U.S. Treasury yields fell Friday after a key inflation reading came in near economists' expectations, indicating inflationary pressures may be ebbing slightly.
The yield on the benchmark 10-year Treasury note fell 4 basis points to 1.231% by 4:00 p.m. ET. The yield on the 30-year Treasury bond shed 1.9 basis points to 1.897%. Yields move inversely to prices. One basis point equals 0.01%.
The personal consumption expenditures index — the Federal Reserve's preferred measure of inflation — increased 3.5% in June from a year prior. Economists surveyed by Dow Jones expected a 3.6% jump.
The core PCE index rose 0.4% month over month, below the 0.6% Dow Jones estimate, indicating that inflationary pressures may be easing, at least a bit.
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The June reading "was the second consecutive deceleration in the [month-over-month] pace of core-PCE -- consistent with the notion that inflation might have peaked for the time being," BMO Capital Markets' Ian Lyngen said in a note.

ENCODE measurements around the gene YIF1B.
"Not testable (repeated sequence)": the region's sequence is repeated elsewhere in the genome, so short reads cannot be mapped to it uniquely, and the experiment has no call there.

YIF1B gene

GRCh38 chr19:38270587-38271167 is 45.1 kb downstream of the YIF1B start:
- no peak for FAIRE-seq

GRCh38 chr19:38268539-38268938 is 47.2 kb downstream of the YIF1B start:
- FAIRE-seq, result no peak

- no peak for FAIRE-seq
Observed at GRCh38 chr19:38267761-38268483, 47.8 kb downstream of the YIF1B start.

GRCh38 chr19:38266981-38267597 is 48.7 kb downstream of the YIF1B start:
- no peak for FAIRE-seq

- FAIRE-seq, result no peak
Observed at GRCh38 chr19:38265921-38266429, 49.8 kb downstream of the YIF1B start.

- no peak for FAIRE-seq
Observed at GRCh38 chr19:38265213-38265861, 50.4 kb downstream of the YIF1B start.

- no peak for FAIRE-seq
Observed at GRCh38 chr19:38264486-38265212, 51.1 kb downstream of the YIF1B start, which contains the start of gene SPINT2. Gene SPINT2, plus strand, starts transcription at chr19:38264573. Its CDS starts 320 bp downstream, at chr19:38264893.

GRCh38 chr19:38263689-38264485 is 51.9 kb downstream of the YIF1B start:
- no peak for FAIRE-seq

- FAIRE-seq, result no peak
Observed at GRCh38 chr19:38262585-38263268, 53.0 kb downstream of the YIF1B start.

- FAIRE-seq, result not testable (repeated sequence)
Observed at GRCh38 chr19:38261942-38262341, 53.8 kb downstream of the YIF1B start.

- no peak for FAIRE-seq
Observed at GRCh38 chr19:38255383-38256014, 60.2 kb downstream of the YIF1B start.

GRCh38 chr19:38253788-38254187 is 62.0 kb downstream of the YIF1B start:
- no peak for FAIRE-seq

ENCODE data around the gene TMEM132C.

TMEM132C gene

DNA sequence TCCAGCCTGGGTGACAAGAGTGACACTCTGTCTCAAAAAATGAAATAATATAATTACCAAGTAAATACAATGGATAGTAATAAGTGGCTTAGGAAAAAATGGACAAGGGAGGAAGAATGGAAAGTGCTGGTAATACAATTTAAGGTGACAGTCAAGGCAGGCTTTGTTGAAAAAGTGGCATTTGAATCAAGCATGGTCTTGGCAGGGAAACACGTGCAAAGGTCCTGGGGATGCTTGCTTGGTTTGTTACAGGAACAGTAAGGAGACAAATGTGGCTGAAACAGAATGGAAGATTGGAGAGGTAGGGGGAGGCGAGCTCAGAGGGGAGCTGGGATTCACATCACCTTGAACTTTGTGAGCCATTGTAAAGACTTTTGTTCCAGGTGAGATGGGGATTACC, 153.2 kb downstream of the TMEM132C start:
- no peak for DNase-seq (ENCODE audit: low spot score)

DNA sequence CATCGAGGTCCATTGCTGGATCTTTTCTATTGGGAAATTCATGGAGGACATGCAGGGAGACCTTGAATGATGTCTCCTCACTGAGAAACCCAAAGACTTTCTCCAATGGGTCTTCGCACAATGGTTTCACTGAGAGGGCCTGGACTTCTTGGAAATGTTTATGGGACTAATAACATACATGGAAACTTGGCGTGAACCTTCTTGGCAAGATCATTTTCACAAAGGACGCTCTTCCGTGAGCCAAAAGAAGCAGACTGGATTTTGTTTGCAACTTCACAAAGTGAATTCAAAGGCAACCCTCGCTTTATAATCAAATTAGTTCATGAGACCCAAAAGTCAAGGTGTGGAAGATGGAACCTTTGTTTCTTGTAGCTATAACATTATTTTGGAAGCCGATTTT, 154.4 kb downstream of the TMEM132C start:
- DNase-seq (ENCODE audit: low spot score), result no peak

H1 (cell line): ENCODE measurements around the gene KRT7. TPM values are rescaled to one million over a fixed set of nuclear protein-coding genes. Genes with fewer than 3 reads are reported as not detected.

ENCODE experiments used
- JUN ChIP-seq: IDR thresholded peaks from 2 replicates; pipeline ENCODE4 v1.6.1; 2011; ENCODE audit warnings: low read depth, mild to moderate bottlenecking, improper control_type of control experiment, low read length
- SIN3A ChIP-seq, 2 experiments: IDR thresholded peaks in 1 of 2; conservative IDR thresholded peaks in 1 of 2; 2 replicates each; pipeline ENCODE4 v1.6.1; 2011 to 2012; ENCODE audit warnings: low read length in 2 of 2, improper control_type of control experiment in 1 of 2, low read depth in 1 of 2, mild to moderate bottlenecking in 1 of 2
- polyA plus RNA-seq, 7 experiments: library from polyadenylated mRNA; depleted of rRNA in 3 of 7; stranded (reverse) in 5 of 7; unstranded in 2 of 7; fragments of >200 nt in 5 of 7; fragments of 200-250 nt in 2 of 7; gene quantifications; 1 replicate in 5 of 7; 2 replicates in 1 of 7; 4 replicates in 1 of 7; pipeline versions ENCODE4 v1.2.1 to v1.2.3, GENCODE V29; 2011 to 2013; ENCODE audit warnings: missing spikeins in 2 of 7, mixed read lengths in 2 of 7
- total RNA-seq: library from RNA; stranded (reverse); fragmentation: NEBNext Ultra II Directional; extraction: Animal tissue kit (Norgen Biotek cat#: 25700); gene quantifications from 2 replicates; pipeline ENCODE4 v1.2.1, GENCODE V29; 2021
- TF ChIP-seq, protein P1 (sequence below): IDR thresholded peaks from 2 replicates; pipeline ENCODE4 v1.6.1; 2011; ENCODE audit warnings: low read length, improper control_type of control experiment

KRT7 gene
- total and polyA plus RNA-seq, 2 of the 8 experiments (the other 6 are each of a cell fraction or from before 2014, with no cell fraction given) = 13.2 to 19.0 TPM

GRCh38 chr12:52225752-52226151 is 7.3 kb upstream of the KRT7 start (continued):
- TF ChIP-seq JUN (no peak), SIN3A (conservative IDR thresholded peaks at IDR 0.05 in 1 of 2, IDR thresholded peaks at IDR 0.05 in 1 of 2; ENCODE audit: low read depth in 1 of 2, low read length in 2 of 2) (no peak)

Despite the softer-than-expected inflation numbers, the PCE price index's 3.5% gain in June represents the biggest move since 1991.
"Today's report was still a big number even though it was lower than investors' expectations. It will be at least the fall before we really know how transitory the inflation is. Our view earlier in the year was that rates were rising too far, too fast. We've likely overcorrected to the downside, for now," said Jason Blackwell, chief investment strategist at The Colony Group.
The Fed said in its latest policy decision on Wednesday that while progress had been made in terms of its economic targets, "substantial further progress" would be needed on its inflation and employment goals before it considered tightening its ultra-easy monetary policy.
The trend on the 10-year yield is down for the year. Five months ago it spiked above 1.7%, but has pulled back, hitting a new low earlier this month and settling in the 1.25% range since.
—CNBC's Tanaya Macheel and Michael Bloom contributed reporting.